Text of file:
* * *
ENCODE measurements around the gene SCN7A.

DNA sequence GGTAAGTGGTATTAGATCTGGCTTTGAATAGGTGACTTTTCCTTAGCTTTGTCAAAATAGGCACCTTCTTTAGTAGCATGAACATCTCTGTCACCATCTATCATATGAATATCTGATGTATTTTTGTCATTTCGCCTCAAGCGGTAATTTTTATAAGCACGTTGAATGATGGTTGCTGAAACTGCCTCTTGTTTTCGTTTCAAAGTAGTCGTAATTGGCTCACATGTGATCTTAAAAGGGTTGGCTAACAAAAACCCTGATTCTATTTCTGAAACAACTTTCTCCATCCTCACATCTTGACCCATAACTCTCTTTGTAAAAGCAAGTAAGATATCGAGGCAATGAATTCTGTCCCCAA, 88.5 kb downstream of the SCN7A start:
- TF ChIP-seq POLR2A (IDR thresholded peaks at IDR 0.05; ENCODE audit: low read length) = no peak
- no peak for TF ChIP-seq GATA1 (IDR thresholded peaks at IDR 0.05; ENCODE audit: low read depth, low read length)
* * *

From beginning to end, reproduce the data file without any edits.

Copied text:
ENCODE measurements around the gene SCN7A.

DNA sequence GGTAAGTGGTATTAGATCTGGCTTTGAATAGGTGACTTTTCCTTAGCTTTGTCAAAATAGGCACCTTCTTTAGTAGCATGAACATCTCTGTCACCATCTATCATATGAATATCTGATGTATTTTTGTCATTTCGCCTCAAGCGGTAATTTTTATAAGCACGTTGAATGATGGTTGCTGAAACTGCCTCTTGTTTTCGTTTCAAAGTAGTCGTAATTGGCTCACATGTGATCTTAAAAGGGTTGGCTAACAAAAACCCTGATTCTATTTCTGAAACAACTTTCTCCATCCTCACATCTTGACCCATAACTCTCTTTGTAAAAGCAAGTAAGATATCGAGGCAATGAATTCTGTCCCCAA, 88.5 kb downstream of the SCN7A start:
- TF ChIP-seq POLR2A (IDR thresholded peaks at IDR 0.05; ENCODE audit: low read length) = no peak
- no peak for TF ChIP-seq GATA1 (IDR thresholded peaks at IDR 0.05; ENCODE audit: low read depth, low read length)